Gangs of New York is a 2002 historical film set in the mid-19th century in the Five Points district of New York City. It was directed by Martin Scorsese and written by Jay Cocks, Steven Zaillian, and Kenneth Lonergan. The film was inspired by Herbert Asbury's 1928 nonfiction book, The Gangs of New York. It was made in Cinecittà, Rome, distributed by Miramax Films and nominated for numerous awards, including the Academy Award for Best Picture. The film begins in 1846 and quickly jumps to 1862. The two principal issues of the era in New York were Irish immigration to the city and the Federal government's execution of the ongoing Civil War. The story follows gang leader Bill "The Butcher" Cutting (Daniel Day-Lewis) in his roles as crime boss and political kingmaker under the helm of "Boss" Tweed (Jim Broadbent). The film culminates in a violent confrontation between Cutting and his mob with the protagonist Amsterdam Vallon (Leonardo DiCaprio) and his immigrant allies, which coincides with the New York Draft Riots of 1863.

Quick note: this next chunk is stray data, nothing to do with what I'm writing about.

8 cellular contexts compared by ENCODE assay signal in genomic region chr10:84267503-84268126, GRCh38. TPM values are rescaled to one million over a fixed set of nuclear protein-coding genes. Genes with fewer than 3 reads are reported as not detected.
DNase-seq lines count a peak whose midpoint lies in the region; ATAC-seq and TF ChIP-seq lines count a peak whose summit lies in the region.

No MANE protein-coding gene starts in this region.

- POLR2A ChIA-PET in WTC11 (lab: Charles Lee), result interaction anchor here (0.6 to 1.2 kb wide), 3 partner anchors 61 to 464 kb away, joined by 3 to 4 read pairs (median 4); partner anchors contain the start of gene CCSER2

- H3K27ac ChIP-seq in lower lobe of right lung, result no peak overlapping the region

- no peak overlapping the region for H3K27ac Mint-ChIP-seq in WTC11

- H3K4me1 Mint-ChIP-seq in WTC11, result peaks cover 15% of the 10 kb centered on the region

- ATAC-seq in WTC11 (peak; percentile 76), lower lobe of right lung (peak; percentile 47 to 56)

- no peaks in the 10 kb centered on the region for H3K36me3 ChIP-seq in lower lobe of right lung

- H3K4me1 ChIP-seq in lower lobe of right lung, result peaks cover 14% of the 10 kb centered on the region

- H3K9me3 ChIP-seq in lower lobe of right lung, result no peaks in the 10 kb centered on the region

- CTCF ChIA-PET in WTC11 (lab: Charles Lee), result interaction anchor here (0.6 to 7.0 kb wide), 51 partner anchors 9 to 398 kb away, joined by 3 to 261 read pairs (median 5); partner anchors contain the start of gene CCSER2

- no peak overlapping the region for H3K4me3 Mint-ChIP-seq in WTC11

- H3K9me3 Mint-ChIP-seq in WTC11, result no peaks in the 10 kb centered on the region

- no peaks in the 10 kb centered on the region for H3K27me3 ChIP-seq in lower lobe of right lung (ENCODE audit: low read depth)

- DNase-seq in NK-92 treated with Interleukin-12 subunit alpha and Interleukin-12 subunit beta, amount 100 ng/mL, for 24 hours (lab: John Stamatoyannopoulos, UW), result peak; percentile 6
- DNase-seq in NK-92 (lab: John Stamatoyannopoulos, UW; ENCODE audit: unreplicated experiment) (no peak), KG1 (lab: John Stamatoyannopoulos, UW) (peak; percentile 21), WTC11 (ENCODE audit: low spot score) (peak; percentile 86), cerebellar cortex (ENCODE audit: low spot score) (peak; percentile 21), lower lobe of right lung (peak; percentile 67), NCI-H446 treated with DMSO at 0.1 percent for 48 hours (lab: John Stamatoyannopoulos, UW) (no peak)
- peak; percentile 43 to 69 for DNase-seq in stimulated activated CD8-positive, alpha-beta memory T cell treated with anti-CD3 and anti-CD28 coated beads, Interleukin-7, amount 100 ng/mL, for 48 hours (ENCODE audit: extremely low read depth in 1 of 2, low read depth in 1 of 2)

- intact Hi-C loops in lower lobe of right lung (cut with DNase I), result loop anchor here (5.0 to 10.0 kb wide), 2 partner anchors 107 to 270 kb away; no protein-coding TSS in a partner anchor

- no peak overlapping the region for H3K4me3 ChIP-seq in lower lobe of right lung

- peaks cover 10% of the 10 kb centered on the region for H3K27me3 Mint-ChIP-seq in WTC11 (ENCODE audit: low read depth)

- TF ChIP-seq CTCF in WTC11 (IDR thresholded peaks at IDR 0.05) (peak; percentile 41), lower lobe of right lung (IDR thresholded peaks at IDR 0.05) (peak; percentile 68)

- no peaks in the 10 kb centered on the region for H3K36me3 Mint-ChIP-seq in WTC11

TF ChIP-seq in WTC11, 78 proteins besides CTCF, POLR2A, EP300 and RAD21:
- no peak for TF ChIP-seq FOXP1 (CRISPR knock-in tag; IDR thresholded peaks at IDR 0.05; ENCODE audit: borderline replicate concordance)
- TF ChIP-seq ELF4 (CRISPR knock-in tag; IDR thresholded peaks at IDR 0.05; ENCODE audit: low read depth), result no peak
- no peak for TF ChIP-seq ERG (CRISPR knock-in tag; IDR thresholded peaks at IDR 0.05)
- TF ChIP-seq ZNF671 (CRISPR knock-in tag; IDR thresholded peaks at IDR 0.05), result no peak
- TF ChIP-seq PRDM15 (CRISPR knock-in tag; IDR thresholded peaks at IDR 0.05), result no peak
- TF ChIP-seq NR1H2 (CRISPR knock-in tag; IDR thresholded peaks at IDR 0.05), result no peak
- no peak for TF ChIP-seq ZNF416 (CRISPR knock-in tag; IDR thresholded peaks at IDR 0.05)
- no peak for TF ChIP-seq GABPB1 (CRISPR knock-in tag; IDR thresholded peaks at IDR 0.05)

In 1846, in Lower Manhattan's "Five Points" district, a territorial war raging for years between the "Natives" (comprising those born in the United States) and recently arrived Irish Catholic immigrants, is about to come to a head in Paradise Square. The Natives are led by William "Bill the Butcher" Cutting (Daniel Day-Lewis), a White Anglo-Saxon Protestant with an open hatred of recent immigrants. The leader of the immigrant Irish, the "Dead Rabbits", is Priest Vallon (Liam Neeson), who has a young son, Amsterdam (played as a child by Cian McCormack). Cutting and Vallon meet with their respective gangs in a horrific and bloody battle, concluding when Bill kills Priest Vallon, which Amsterdam witnesses. Cutting declares the Dead Rabbits outlawed and orders Vallon's body be buried with honor. Amsterdam seizes the knife that kills his father, races off and buries it. He is found and taken to the orphanage at Hellgate. Sixteen years later, Amsterdam returns to New York as a grown man (Leonardo DiCaprio) in the second year of the Civil War. It is September, 1862, days after the Battle of Antietam and the announcement of the Emancipation Proclamation. Arriving in Five Points, he reunites with an old friend, Johnny Sirocco (Henry Thomas). Johnny, now a member of a clan of pickpockets and thieves, introduces Amsterdam to Bill the Butcher, for whom the group steals. Amsterdam finds many of his father's old loyalists are now under Bill's control, including Happy Jack Mulraney (John C. Reilly), now a corrupt city constable and in Bill's pocket, and McGloin (Gary Lewis), now one of Bill's lieutenants. Amsterdam soon works his way into the Butcher's inner circle. Amsterdam learns that each year, on the anniversary of the Five Points battle (February 16), Bill leads the city in saluting the victory over the Dead Rabbits, and he makes plans to kill the Butcher during this ceremony, in front of the entire Five Points community, in order to exact public revenge. Amsterdam meets Jenny Everdeane (Cameron Diaz), a pickpocket and grifter. Amsterdam is attracted to Jenny (as is Johnny), but his interest is dampened when Amsterdam discovers Jenny was once the Butcher's ward and still enjoys Bill's affections. Amsterdam gains Bill's confidence as Bill becomes his mentor. He becomes involved in the semi-criminal empire of William M. Tweed (Jim Broadbent) also known as "Boss" Tweed, a corrupt politician who heads Tammany Hall, the local political machine. Tweed's influence is spread throughout Lower Manhattan from boxing matches to sanitation services and fire control. As Tammany Hall and its opponents fight for control of the city, the political climate is boiling. Immigrants, mostly Irish, are enlisted into the Union Army as soon as they depart the boats. During a performance of Uncle Tom's Cabin Amsterdam thwarts an assassination attempt that leaves the Butcher wounded. Amsterdam is tormented by the realization he acted more out of honest devotion to Bill than from his own plan of revenge. Both retire to a brothel, where Jenny nurses Bill. Amsterdam confronts Jenny over Bill, and the two have a furious argument which dissolves into passionate lovemaking. Late that night, Amsterdam wakes to find Bill sitting by his bed in a rocking chair, draped in a tattered American flag. Bill speaks of the downfall of civilization and how he has maintained his power over the years through violence and the "spectacle of fearsome acts". He says Priest Vallon was the last enemy he ever fought who was worthy of real respect, and the Priest once beat Bill soundly and then let him live in shame rather than kill him. Bill credits the incident with giving him strength of will and character to return and fight for his own authority. Bill implicitly admits he has come to look upon Amsterdam as the son he never had. The evening of the ceremony arrives. Johnny, who is in love with Jenny, reveals Amsterdam's true identity to Bill in a fit of jealousy and tells Bill of his plot to kill him. Bill baits Amsterdam with a knife-throwing act involving Jenny, where he targets her and throws the knife to leave a superficial cut on her throat. As Bill makes the customary toast, Amsterdam throws a knife at Bill, which Bill easily deflects, and counters with a knife throw of his own, hitting Amsterdam in the abdomen. Bill then repeatedly beats and head butts him as the crowd cheers him on. The Butcher proclaims that having Amsterdam live in shame is a fate worse than death as, "A freak. Worthy of Barnum's museum of wonders" before burning his cheek with a hot blade. Afterwards, Jenny and Amsterdam go into hiding. Jenny takes care of Amsterdam and nurses him back to health. She implores him to join her in an escape to San Francisco. The two are visited by Walter "Monk" McGinn (Brendan Gleeson), a barber who worked as a mercenary for Priest Vallon in the Battle of the Five Points. McGinn gives Amsterdam a straight razor that belonged to his father. Amsterdam announces his return by placing a dead rabbit on a fence in Paradise Square. The rabbit finds its way to Bill, who sends Happy Jack to find out who sent the message. Jack tracks down Amsterdam and chases him through the catacombs into the local church where Amsterdam ambushes and strangles him. He hangs his body in Paradise Square for all to see. In retaliation, Bill has Johnny beaten nearly to death and run through with an iron pike, leaving it to Amsterdam to end his suffering. The Natives march to the Catholic church as the Irish, along with the Archbishop, stand on the steps in defense. Bill promises to return when they are ready, and the incident garners newspaper coverage. Boss Tweed approaches Amsterdam with a plan to defeat Bill and his influence, hoping to cash in on the publicity: Tweed will back the candidacy of Monk McGinn for sheriff in return for the support of the Irish vote. On election day both Bill and Amsterdam force people to vote, some of them several times, and the result is Monk winning by more votes than there are voters. Humiliated, Bill confronts Monk who fails to respond to the violent challenge, suggesting they discuss the matter democratically. Whereupon Bill throws a meat cleaver into Monk's back before finishing him off with his own shillelagh. During Monk's subsequent funeral, Amsterdam issues a traditional challenge to fight, which Bill accepts. The New York Draft Riots break out just as the gangs are preparing to fight. Many people of the city, particularly upper-class citizens and African-Americans, are attacked by those protesting the Enrollment Act of 1863. Union Army soldiers march through the city streets trying to control the rioters. For Bill and Amsterdam, however, what matters is settling their own scores. As the rival gangs meet in Paradise Square, they are interrupted by cannon fire from Union naval ships in the harbor firing directly into Paradise Square. Many are killed by the cannons, as an enormous cloud of dust and debris covers the area. The destruction is followed by a wave of Union soldiers, who wipe out many of the gang members. Abandoning their gangs, Amsterdam and Bill exchange blows in the haze, then are thrown to the ground by another cannon blast. When the smoke clears, Bill discovers he has been impaled by a large piece of shrapnel. He declares, "Thank God, I die a true American." Amsterdam draws a knife from his boot and stabs Bill, who dies with his hand locked in Amsterdam's. The dead are collected for burial. Bill's body is buried in Brooklyn, in view of the Manhattan skyline, adjacent to the grave of Priest Vallon. Jenny and Amsterdam visit as Amsterdam buries his father's razor. Amsterdam narrates New York would be rebuilt, but they are no longer remembered, as if "we were never here". The scene then shifts over the next hundred years, giving a view as modern New York is built up from the Brooklyn Bridge to the World Trade Center, and the graves of Bill and Priest are gradually overgrown by bushes and weeds.